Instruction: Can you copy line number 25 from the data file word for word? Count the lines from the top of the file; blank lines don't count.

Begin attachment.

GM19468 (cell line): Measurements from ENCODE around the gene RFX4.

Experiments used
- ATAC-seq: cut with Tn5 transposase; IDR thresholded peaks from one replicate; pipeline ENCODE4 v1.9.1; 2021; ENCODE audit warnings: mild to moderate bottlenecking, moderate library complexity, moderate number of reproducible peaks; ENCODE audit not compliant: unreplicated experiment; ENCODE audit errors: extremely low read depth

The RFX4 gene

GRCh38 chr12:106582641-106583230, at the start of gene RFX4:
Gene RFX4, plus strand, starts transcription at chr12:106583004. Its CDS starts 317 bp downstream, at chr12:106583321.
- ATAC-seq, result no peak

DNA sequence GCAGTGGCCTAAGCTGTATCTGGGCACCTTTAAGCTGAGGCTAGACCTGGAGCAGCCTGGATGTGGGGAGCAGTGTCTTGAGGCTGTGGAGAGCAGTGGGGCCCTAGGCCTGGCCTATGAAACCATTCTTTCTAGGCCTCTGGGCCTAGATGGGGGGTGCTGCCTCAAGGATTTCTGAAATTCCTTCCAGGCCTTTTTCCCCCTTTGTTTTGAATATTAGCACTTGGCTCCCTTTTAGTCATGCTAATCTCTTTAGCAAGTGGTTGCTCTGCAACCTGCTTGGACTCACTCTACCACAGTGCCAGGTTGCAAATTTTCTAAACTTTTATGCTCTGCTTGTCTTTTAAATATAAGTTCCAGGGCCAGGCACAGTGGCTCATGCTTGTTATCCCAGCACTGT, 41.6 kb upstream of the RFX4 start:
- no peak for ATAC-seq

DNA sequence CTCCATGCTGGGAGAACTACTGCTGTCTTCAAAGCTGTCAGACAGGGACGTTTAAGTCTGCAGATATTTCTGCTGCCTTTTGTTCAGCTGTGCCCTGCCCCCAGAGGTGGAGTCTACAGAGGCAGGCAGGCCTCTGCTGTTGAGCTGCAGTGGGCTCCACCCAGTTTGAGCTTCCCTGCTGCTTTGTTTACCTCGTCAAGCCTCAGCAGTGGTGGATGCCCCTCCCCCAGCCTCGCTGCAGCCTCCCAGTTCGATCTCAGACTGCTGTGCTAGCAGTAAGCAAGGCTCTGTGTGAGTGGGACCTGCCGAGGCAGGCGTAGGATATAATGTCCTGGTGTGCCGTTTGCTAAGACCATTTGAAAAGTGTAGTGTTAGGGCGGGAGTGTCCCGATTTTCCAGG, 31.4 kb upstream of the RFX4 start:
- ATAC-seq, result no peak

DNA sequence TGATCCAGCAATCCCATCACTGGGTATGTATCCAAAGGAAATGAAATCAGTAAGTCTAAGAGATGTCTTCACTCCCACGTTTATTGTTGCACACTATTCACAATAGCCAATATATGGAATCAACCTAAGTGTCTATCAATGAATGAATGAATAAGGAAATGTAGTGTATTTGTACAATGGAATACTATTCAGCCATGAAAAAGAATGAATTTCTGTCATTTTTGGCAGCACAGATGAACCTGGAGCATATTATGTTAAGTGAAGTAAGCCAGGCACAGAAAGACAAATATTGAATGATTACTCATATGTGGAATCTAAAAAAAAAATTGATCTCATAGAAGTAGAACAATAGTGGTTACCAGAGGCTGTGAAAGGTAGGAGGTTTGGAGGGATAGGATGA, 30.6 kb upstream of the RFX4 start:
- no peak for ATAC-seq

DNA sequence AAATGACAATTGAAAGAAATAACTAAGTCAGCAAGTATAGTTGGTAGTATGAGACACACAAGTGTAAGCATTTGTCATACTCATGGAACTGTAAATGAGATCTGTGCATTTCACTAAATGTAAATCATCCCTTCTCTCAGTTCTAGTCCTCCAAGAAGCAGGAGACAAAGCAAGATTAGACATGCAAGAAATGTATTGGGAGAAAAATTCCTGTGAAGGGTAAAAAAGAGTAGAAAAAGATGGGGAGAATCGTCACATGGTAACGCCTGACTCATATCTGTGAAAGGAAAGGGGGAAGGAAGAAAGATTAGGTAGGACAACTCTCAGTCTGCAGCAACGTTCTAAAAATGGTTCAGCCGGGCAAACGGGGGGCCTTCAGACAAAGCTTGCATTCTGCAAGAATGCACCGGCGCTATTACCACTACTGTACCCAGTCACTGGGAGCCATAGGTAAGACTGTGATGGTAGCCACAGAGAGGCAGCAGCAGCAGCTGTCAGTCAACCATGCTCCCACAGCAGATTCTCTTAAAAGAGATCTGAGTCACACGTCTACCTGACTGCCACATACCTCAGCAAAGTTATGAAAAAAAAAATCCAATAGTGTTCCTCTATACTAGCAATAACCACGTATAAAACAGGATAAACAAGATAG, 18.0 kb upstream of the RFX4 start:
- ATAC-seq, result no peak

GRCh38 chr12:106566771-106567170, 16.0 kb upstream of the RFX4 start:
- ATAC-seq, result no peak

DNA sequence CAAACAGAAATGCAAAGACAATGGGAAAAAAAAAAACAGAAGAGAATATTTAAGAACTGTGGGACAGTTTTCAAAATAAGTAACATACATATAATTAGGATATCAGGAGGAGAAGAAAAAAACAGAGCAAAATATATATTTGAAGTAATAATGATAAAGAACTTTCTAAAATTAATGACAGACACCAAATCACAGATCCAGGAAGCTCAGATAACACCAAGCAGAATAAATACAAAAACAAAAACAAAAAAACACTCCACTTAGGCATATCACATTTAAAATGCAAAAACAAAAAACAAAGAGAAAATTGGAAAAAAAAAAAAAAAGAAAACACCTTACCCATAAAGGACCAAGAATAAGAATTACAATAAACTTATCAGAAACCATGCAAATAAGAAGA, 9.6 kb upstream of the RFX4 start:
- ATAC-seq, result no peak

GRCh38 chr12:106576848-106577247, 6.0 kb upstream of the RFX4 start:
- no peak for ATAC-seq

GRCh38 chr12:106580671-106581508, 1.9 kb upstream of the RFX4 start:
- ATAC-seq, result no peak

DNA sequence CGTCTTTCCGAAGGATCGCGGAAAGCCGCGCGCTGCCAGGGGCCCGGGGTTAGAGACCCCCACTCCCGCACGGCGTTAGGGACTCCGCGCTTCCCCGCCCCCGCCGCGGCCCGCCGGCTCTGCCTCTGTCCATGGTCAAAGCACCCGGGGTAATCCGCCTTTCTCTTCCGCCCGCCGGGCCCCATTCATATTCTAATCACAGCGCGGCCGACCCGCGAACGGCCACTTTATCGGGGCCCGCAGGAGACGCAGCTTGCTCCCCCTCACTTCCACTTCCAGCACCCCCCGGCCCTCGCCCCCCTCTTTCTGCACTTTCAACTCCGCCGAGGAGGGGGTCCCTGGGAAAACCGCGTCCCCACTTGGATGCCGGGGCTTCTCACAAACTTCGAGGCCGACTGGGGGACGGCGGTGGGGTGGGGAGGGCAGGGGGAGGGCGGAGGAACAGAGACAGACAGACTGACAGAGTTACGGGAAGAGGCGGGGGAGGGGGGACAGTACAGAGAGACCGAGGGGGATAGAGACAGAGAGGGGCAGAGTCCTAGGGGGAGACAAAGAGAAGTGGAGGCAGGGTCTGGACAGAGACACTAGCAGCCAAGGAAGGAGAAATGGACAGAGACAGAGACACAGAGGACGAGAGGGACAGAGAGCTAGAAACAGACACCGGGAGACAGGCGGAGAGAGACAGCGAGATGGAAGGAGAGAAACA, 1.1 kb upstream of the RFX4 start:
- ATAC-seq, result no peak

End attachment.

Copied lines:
- ATAC-seq, result no peak